Saturday, 14 June 2014

Botanists to the rescue II: mildewed leaves wanted!

Powdery mildew on Lamium purpureum
Image: O. Ellingham
We've had a request from BSBI member Waheed Arshad, asking for help from fellow botanists. Waheed has featured on these pages before, whether exhibiting at the AEM last year, taking part in the New Year Plant Hunt or using social media to talk about his volunteering in the Herbarium at Kew and on the RHS Help Desk at RHS Chelsea. Did I mention that he is also a student on the MSc in Plant Diversity at University of Reading, under the legendary Dr M?

Excuse the preamble, but when an all-round botanical good egg asks for help with a project, it's so great to read about the project and think yup, that's something our members will be interested in and may want to help with.

Powdery mildew on Geranium leaf
Image: O. Ellingham
Waheed says: "The RHS and University of Reading are working together to identify and map as many powdery mildews as possible over the next two growing seasons. As part of my Master's research project, I am working with PhD student Oliver Ellingham on the development of molecular markers for the identification of the pathogen on plant material. These molecular analyses will be compared with microscopic, morphological characters so that their success (or failure!) can be assessed. 

"The involvement of plant enthusiasts sending in as much infected material as possible will be an important component of the project – helping us track, diagnose and explore the diversity of such a widespread plant disease. This is where BSBI members (and non-members!) can help us enormously by looking for powdery mildews while botanising in the wild, but also in their gardens too. Should members find some infected plant material, we would be most grateful if this could be sent to us and, in exchange, we will do our best to identify the mildew species that is infecting the plant.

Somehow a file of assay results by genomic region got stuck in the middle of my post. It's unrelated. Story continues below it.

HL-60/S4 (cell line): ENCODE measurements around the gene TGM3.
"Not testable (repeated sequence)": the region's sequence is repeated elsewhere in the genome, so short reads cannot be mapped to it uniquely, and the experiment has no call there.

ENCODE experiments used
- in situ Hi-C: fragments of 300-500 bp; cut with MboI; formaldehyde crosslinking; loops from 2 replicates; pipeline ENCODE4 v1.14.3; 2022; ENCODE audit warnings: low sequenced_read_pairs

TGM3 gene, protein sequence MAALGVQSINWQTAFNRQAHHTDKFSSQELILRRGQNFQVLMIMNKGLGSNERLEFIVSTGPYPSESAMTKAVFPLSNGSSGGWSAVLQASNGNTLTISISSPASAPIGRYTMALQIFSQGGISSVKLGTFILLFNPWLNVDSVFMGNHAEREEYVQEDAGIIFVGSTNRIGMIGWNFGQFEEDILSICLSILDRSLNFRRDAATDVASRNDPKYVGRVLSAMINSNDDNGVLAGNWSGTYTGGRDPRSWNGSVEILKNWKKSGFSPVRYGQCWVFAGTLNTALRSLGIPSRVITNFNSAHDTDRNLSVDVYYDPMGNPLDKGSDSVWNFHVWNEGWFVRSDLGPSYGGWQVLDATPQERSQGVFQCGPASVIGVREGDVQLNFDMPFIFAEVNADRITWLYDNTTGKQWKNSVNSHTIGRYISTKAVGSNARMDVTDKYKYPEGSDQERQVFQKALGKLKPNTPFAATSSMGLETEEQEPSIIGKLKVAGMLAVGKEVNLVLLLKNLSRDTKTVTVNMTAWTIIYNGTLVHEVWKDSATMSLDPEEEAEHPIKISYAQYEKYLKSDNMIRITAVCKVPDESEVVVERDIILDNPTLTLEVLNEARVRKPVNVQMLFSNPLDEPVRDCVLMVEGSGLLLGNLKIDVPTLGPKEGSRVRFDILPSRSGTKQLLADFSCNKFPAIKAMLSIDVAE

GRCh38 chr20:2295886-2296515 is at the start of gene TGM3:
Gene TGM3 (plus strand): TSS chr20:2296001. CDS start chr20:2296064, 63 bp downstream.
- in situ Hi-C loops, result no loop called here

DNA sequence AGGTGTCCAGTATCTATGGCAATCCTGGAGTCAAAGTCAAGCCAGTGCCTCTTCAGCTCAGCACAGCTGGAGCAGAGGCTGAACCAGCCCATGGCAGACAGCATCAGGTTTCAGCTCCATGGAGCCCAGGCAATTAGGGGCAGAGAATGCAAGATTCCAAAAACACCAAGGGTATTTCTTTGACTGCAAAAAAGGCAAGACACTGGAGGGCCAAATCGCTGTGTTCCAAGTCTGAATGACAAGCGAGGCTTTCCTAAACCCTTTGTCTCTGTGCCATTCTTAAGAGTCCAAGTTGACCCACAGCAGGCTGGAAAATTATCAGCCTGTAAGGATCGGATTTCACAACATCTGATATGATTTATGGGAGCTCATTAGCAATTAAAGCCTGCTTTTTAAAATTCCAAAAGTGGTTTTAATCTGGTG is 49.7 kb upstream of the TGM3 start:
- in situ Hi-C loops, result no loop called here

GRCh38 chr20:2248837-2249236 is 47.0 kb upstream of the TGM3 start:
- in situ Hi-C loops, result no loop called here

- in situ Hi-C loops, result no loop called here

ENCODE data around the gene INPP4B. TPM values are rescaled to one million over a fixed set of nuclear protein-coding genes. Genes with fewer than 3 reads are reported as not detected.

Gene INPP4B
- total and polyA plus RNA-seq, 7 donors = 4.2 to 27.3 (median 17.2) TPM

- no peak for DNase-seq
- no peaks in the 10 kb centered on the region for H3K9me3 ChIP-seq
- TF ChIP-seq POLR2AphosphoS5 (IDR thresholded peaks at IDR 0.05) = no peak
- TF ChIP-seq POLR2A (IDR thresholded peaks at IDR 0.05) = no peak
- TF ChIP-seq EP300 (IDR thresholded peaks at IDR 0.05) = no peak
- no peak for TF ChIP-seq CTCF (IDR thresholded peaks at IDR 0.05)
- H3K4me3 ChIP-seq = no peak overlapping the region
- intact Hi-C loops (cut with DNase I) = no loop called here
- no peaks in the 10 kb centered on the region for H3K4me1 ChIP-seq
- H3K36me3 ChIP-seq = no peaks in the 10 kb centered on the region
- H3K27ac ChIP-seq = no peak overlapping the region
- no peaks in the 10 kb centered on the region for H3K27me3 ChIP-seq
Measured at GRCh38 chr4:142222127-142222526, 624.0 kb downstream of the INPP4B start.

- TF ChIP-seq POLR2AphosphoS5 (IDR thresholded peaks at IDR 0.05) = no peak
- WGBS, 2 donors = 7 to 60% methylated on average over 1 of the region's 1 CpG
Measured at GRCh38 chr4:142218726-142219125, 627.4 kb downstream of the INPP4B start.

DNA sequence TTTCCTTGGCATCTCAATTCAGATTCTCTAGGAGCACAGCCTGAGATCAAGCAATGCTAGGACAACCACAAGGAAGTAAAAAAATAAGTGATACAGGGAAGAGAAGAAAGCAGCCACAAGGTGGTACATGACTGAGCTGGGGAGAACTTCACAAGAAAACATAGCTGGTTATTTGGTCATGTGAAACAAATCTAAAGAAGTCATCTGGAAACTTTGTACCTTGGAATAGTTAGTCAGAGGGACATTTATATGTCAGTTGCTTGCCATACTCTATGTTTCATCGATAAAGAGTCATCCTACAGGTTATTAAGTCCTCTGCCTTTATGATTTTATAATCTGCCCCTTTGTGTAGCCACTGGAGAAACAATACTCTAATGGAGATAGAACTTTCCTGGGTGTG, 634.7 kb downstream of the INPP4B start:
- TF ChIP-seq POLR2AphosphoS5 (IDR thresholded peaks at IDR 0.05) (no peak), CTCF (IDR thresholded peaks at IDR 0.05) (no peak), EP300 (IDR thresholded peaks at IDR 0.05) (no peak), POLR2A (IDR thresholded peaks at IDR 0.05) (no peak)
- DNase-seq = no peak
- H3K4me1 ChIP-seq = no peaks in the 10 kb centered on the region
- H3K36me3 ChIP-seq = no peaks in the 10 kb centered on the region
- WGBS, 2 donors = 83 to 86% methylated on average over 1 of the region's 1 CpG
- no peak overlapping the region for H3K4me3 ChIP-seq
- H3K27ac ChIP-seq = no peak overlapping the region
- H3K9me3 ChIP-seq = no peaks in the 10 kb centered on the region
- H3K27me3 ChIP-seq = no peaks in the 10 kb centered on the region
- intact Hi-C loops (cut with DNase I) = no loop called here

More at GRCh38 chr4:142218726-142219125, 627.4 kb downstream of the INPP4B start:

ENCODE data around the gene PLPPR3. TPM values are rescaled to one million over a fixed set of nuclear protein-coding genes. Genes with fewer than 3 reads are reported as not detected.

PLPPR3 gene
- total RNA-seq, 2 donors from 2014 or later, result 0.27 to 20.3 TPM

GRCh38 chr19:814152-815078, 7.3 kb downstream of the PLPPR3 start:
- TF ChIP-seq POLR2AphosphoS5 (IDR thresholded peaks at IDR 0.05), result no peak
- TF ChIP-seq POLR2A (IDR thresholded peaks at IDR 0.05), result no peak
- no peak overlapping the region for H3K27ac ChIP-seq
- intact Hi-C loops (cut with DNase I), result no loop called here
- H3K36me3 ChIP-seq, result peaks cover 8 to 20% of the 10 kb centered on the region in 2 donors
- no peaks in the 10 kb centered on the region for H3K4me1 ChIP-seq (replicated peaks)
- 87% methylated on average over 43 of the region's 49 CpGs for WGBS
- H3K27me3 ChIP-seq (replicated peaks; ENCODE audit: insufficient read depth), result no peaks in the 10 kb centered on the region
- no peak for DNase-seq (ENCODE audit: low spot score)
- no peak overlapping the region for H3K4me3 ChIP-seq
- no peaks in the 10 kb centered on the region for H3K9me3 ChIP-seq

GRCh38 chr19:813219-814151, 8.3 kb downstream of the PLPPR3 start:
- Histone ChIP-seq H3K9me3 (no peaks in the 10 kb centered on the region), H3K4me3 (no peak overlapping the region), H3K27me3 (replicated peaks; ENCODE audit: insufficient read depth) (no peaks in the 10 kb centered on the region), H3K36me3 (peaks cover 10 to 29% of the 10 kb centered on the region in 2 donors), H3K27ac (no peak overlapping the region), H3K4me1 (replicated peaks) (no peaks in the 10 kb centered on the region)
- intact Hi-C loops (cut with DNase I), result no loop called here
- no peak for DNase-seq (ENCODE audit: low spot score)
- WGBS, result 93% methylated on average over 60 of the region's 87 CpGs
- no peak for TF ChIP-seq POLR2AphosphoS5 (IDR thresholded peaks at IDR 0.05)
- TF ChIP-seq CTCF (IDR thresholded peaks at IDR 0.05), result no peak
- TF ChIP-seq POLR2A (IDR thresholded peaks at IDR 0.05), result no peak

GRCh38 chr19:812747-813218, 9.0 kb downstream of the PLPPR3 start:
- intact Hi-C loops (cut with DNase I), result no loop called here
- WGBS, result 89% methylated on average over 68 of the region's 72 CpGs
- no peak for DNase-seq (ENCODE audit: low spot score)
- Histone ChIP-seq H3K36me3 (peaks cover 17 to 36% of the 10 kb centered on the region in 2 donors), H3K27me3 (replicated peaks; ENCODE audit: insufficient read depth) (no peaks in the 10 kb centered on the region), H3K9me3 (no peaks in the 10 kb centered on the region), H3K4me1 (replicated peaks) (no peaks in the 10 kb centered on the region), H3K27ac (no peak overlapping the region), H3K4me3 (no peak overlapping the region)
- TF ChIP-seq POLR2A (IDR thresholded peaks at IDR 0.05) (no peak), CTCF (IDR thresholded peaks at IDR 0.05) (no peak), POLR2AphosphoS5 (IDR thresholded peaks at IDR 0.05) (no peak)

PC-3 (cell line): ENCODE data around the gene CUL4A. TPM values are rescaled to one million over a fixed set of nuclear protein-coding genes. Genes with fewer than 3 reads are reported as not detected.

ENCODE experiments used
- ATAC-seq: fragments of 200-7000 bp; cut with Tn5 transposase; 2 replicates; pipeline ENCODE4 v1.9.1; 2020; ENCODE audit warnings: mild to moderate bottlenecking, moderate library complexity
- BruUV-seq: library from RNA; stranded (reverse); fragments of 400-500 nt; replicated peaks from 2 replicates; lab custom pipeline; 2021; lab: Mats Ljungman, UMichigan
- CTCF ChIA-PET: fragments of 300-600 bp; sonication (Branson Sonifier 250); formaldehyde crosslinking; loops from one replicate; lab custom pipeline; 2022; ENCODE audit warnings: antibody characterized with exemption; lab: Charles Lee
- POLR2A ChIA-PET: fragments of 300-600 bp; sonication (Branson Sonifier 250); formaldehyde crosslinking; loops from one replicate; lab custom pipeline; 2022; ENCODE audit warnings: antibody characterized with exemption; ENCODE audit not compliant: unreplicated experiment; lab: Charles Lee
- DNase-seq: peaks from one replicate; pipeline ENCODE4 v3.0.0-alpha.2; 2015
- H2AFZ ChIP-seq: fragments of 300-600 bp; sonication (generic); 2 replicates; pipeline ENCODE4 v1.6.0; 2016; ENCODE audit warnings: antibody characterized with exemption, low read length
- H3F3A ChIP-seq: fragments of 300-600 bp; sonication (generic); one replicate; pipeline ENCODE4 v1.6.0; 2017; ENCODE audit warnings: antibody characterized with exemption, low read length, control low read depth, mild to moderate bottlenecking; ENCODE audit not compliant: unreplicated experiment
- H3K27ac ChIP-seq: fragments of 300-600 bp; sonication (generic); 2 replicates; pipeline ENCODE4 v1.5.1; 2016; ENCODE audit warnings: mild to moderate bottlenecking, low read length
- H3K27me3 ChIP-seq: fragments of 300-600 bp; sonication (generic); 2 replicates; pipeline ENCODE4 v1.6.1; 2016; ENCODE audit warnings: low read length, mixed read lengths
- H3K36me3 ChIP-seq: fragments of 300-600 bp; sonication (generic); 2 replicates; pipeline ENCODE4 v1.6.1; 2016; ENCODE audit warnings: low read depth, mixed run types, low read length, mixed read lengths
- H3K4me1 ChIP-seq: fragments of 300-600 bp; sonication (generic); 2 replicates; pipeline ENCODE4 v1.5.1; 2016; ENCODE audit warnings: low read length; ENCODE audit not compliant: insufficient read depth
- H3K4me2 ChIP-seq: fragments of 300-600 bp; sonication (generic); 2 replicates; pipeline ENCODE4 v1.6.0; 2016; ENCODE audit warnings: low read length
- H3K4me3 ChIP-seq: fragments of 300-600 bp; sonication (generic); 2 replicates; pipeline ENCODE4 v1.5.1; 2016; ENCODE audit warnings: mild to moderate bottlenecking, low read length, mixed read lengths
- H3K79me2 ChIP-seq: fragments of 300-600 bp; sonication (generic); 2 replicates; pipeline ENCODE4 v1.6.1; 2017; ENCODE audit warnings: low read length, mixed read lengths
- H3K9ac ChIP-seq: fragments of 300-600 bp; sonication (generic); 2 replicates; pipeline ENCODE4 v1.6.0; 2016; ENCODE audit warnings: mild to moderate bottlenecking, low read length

Powdery mildew on Myosotis arvensis
Image: O. Ellingham
"Details of what would be required are listed in this handy article, written by Oli" - who adds that powdery mildews have "huge economic effects due to losses of important crops". 

Waheed continues "For the purposes of our study, knowing whether the material is wild or cultivated is not something we are necessarily interested in. However, if people could provide a GPS location (or grid reference) and a photograph of the plant in growth, this would be most helpful when we map the distribution of the material. Analysing specimens from around Britain and Ireland will be extremely useful to us, and both Oli and I greatly appreciate BSBI's help with this".

If you have any questions, you can email Oli (O.H.Ellingham@pgr.reading.ac.uk) or Waheed (w.arshad@student.reading.ac.uk). Powdery mildews can be seen now, and Waheed will be collecting data over the next few weeks, then moving on to DNA extraction and analysis, whereas Oli will welcome specimens for at least another year.